Why is it important for downtown small businesses to reopen? As many have stated, we need to think about life after COVID-19, and the new norm that we will all have to become accustomed to. One of the major trends that is already beginning, will be people migrating out of major cities. In a recent Axios report it was stated that, “Nearly one-third of Americans are considering moving to a less densely populated area because of the novel coronavirus outbreak, according to a Harris Poll survey released Thursday.”
In addition to the suburbs becoming more attractive, many smaller, less dense, tier two or three cities will be poised for growth. The trend had already begun with millennials preferring the suburbs, but in my opinion, this post COVID-19 world will accelerate the migration out of major densely populated cities and change what our future communities will look like. Clearly the actions that many of our public leaders took were necessary, but the effects of stay at home and quarantine orders have and will continue to be deeply felt, perhaps longer than the risk of actually becoming sick with COVID-19.
What will this look like
Communities and Main Streets need to come together to support each other in the recovery phase. As always, this starts with our small businesses and local non-profits. Main Street USA, is synonymous with the American dream and is ultimately a reflection of the success of a particular location. As the population movement accelerates, it will be vital for places like downtown Manchester, New Hampshire, (headquarters of York IE) to have a vibrant and diverse downtown atmosphere.
People moving to the ‘small cities’ will still be in search of many of the amenities they had grown accustomed to with city living. We cannot afford to have vacant storefronts, shuttered restaurants, or closed theaters, museums, bookstores, etc. We need more green spaces, walkable sidewalks, cafes, small retail, music venues, breweries, and art galleries. The ‘cool factor’ must be obvious and immediate to out of town visitors who will be envisioning their new life, working from home/remotely, and having a way to safely find entertainment and enjoyment in their neighborhoods. The old way of doing things may not be enough for your business to survive.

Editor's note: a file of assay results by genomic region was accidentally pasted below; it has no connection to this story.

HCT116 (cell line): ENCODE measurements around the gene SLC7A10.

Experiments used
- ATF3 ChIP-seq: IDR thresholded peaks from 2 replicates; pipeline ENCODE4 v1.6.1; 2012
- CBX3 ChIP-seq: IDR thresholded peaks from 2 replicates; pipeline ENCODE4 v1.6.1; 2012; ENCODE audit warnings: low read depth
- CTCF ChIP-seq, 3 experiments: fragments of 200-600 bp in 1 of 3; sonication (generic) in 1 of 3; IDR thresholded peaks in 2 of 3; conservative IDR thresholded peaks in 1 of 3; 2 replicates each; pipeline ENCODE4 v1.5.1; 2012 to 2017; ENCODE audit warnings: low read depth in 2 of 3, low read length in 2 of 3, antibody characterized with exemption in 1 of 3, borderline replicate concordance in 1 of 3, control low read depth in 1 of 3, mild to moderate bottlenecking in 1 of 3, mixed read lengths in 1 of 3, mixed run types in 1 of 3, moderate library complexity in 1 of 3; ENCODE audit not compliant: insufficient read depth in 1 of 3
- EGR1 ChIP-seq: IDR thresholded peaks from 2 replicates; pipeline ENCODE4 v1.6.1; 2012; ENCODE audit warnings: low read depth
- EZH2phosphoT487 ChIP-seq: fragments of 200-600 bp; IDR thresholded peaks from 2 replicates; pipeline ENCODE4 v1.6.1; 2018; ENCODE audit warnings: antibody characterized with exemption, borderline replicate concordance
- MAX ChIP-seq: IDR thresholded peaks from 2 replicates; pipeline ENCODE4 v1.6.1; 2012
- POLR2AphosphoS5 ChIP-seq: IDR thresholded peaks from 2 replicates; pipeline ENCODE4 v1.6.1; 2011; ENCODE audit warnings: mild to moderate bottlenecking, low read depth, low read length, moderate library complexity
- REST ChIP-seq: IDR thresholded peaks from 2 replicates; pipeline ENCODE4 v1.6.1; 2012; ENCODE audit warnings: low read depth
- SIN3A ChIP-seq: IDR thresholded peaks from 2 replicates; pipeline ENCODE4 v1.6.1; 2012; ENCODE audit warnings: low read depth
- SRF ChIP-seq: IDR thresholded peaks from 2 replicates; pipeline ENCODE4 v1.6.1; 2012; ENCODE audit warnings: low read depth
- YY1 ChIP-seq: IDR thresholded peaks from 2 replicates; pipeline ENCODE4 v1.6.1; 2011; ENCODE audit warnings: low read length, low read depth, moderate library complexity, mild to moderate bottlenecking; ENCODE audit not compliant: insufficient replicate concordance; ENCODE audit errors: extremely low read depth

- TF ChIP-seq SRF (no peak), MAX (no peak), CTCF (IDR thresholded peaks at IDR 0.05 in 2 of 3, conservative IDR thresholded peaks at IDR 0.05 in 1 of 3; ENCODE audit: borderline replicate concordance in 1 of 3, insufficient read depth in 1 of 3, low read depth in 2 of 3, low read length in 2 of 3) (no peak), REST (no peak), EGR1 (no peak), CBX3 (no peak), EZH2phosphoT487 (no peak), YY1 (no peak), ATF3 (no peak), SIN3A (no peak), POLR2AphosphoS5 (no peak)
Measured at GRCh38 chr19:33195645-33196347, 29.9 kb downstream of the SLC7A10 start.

During downturns and crises, the best business leaders look to innovate and improve. They do not allow the things that are out of their control to ruin their livelihoods, they see it as an opportunity to build better and stronger foundations, businesses, and communities. And this is where a community must come together, lean on each other and support those that are willing to adapt.
Lending a Hand for All to Move Together
When myself and a few local business leaders decided it was time to lend a helping hand to small business owners, we were thinking of the future for all. We saw it as an opportunity to bring creativity, innovation, and a different mindset to people who may struggle to discover new ways of doing what they have always done. We do not have all of the answers and will not pretend to, but what we do promise is a unique and diverse way of looking at problems and figuring out solutions. Now is the time to evaluate your business model and play to your strengths. And it’s on us as a community to support these leaders and give them the confidence and conviction they need to adapt or die!